In the last tier are the smaller roles and the ensemble members: Marwa Bernstein (★FB, FB) [Ruth Tolman, Choreographer], Daniel Jordan Booth (FB) [Soldier, Ensemble]; Jason Chiumento [Soldier, Policeman]; Brendan Farrell (FB) [Kenneth Nichols, Richard Harrison]; Rori Flynn (FB) [Waitress, Ensemble]; Scott Victor Nelson (★FB. FB) [Haakon Chevalier, Colonel Paul Tibetts]; Delilah Bank [Little Boy]; Landon Tavernier (FB) [Peer de Silva]; and Rachel Sorsa (★FB) [Singer]. A few performances are worth highlighting here. Bank was spectacular in the Little Boy monologue that I mentioned earlier. Nelson was strong as Tibetts in his one scene, capturing the Army Air Corps pilot quite well (remember, the USAF was not created as a service until 1947, after the war).
Understudies were: Daniel Jordan Booth (FB), Jason Chiumento, Rori Flynn (FB), Daniel Shawn Miller (FB), and Jennifer Sorenson (FB). Sophie Pollono was listed in the program as “Little Boy”; it is unknown whether she alternates in the role with Bank, or Bank was a replacement.
Finally, turning to the production and creative side of the team. Stephanie Kerley Schwartz (FB)’s set was both sparse and spectactular, showing the power of theatre to not need the realism of film. Simple walls with hooks and squares, a few benches, some chalk, and a few wood hanging pieces, and your mind created the necessary barracks and parties and rooms and such. Realism is highly overrated. This design combined with the projection design of Nicholas E. Santiago to create a holistic fusion providing not only the place but the setting. Projections provided the titles for each scene, and they provided selected additional scenic elements. These aspects were supported by Matt Richter’s (FB)’s lighting design and Christopher Moscatiello‘s sound design. Richter’s lighting utilizing moving LEDs and moving mirror lights, in addition to both LED and lekos to highlight portions of the stage and particular characters, they also provided an effective flash during the bomb sequences. The sound design also worked well during the bomb sequences, providing the deep notes of the explosion quite well. The final key piece of the design picture was Dianne K. Graebner‘s costume design. Although we had a few minor quibbles with the military costumes (unsurprising, as we both work with, and have worked with, the military extensively) that we let her know about during the opening reception (and which will likely be corrected), the costumes overall fit the period well and provided the final piece in establishing the time, place, and setting. Rounding out the production team were: Barbara Kallir (FB) [Asst. Director]; Sam Kofford (FB) [Asst. Director]; Steve Vance [Scientific Advisor]; Susan Wilder [Research]; Marwa Bernstein (★FB, FB) [Choreography]; Michael Redfield (FB) [Music Director]; David A. Mauer [Technical Director, Bomb Design]; Amanda Bierbauer [Production Manager, Prop. Design]; Victoria Hoffman [Casting]; Tor Brown [Lighting Co-Designer]; Michelle Hanzelova [Projection Co-Designer, Key Art Design]; Jacquelyn Gutierrez [Asst. Scenic Design]; Judith Borne [Publicity]; and Corryn Cummins [Social Media]. There was no explicit credit for stage manager (tsk, tsk); presumably, that was Amanda Bierbauer.
Oppenheimer continues at Rogue Machine Theatre (FB) until December 30th. Go see it, it is one (if not the) best dramas we have seen in 2018. Tickets are available through the Rogue Machine box office. They do not appear to have a listing on Goldstar.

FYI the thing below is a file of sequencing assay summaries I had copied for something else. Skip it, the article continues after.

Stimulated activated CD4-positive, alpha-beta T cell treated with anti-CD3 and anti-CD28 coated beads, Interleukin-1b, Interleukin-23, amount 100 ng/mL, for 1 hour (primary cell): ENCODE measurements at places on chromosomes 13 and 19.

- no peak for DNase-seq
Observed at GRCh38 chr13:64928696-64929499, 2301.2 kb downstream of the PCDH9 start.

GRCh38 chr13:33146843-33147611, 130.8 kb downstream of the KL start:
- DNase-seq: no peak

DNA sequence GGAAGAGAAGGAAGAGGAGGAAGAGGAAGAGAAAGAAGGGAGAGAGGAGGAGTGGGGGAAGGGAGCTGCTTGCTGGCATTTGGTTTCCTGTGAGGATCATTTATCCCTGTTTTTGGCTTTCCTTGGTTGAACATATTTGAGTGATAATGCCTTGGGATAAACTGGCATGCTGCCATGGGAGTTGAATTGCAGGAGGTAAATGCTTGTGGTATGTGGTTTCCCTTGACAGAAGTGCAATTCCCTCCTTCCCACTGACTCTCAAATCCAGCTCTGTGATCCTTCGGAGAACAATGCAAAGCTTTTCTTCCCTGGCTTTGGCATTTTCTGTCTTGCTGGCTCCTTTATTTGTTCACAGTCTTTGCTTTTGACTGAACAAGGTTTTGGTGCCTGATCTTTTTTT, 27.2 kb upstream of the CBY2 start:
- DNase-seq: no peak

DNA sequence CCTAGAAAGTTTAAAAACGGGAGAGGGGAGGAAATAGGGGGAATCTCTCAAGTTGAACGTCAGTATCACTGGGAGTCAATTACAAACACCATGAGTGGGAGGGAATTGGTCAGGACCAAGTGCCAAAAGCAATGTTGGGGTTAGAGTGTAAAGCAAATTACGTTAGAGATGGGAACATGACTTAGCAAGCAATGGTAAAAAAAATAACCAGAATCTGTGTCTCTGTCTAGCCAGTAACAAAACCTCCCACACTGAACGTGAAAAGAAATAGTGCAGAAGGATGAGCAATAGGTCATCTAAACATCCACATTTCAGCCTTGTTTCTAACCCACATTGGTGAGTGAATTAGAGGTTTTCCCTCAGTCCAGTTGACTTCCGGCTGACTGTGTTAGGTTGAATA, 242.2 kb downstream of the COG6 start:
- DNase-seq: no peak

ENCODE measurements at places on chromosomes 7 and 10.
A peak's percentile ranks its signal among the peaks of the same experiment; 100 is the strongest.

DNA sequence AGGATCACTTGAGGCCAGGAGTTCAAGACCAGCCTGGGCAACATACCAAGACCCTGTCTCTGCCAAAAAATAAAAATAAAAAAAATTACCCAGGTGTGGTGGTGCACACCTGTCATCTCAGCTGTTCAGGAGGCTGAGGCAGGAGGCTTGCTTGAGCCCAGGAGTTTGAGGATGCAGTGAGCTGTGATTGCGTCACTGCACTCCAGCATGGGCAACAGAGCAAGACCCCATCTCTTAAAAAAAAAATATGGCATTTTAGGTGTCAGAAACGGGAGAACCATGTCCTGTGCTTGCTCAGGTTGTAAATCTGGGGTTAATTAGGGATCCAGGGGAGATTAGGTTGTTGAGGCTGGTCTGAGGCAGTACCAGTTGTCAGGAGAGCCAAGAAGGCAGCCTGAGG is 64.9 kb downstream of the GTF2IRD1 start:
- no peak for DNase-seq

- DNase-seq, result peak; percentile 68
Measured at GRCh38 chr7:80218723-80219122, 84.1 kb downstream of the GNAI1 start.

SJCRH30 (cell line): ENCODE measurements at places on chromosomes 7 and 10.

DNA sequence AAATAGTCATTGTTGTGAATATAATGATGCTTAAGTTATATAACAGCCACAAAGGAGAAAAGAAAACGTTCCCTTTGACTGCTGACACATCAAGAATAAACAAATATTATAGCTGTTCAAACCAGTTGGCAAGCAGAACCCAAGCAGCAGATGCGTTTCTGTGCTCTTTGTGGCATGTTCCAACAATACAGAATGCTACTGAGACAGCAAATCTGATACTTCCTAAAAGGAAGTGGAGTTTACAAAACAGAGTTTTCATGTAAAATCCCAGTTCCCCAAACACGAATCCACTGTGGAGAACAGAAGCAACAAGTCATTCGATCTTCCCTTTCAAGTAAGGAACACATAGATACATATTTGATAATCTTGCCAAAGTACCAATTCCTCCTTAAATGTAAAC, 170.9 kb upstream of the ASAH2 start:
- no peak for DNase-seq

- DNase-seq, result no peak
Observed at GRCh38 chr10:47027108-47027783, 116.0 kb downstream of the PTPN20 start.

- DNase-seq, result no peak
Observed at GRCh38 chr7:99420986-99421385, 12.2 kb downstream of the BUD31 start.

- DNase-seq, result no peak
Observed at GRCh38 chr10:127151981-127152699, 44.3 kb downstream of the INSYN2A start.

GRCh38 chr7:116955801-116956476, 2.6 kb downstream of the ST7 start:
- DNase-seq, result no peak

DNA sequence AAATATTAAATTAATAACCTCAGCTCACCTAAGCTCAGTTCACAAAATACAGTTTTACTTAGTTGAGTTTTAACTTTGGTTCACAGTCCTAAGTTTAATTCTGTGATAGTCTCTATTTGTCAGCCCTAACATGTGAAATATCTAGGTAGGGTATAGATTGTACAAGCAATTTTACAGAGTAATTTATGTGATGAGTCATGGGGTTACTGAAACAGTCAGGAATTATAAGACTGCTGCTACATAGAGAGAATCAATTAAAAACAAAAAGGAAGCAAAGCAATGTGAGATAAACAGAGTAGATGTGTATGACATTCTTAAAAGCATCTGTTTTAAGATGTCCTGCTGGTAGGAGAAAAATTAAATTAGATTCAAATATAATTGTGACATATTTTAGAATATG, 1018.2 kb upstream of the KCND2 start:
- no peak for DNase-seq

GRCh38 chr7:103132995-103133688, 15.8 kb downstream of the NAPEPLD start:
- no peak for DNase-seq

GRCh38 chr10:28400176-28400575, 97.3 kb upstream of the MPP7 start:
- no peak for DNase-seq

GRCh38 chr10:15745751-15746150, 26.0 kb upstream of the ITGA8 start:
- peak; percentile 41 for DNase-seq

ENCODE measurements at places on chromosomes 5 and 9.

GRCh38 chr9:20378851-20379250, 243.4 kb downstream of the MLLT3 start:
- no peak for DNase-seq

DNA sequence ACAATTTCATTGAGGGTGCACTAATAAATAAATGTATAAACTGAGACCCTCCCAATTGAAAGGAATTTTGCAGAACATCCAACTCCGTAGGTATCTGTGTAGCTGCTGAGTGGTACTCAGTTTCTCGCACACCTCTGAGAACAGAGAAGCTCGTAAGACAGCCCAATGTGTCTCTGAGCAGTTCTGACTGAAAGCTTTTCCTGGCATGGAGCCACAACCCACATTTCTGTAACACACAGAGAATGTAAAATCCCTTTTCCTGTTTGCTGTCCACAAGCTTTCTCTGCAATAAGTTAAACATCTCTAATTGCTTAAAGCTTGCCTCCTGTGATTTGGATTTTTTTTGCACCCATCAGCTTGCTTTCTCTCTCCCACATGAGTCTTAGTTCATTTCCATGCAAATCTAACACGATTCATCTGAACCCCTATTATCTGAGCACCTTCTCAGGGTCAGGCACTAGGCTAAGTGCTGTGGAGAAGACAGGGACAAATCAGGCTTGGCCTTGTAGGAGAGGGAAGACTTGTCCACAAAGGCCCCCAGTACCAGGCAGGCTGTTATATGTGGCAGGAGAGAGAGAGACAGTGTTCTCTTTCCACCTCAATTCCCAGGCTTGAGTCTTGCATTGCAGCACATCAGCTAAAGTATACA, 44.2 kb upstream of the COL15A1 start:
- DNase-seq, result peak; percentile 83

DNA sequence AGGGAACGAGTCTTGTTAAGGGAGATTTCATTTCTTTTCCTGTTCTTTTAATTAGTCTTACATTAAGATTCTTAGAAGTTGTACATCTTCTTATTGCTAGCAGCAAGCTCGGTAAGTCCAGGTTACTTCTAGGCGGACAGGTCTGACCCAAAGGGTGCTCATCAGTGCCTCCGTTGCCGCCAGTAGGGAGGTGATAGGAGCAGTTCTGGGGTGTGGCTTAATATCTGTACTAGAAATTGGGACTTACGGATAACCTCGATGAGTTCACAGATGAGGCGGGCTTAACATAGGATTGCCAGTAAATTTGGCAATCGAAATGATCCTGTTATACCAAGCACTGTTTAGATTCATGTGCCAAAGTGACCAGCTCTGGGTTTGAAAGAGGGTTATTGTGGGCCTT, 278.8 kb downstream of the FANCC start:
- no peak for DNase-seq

Ob. Disclaimer: I am not a trained theatre (or music) critic; I am, however, a regular theatre and music audience member. I’ve been attending live theatre and concerts in Los Angeles since 1972; I’ve been writing up my thoughts on theatre (and the shows I see) since 2004. I do not have theatre training (I’m a computer security specialist), but have learned a lot about theatre over my many years of attending theatre and talking to talented professionals. I pay for all my tickets unless otherwise noted. I am not compensated by anyone for doing these writeups in any way, shape, or form. I currently subscribe at 5 Star Theatricals (FB), the Hollywood Pantages (FB), Actors Co-op (FB), and the Ahmanson Theatre (FB). Through my theatre attendance I have made friends with cast, crew, and producers, but I do strive to not let those relationships color my writing (with one exception: when writing up children’s production, I focus on the positive — one gains nothing except bad karma by raking a child over the coals). I believe in telling you about the shows I see to help you form your opinion; it is up to you to determine the weight you give my writeups.
October continues next weekend with Moon River -The Music of Henry Mancini at the Saroya [the venue formerly known as the Valley Performing Arts Center (VPAC)] (FB). The third weekend of October brings Shrek at 5 Star Theatricals (FB). October will close with the Contemporary Crafts Show in Pasadena.
Continuing the lookahead: November starts with She Loves Me at Actors Co-op (FB) and Stitches So Cal. The second weekend of November is very busy: Dear Even Hansen at the Ahmanson Theatre (FB) and A Bronx Tale at the Hollywood Pantages (FB), as well as A Day Out With Thomas at Orange Empire Railway Museum (OERM) (FB). The third weekend of November brings Finks at Rogue Machine Theatre (FB). Thanksgiving weekend has Steambath at the Odyssey Theatre Ensemble (FB). December starts with the Annual Computer Security Applications Conference (ACSAC), followed by a hold for the Canadian Brass at the Saroya [the venue formerly known as the Valley Performing Arts Center (VPAC)] (FB). Then we may travel up to the Bay Area for Tuck Everlasting at TheatreWorks Silicon Valley (FB). Lastly, January will start with Bat Out of Hell at the Ahmanson Theatre (FB).
As always, I’m keeping my eyes open for interesting productions mentioned on sites such as Better-Lemons, Musicals in LA, @ This Stage, Footlights, as well as productions I see on Goldstar, LA Stage Tix, Plays411 or that are sent to me by publicists or the venues themselves. Note: Lastly, want to know how to attend lots of live stuff affordably? Take a look at my post on How to attend Live Theatre on a Budget.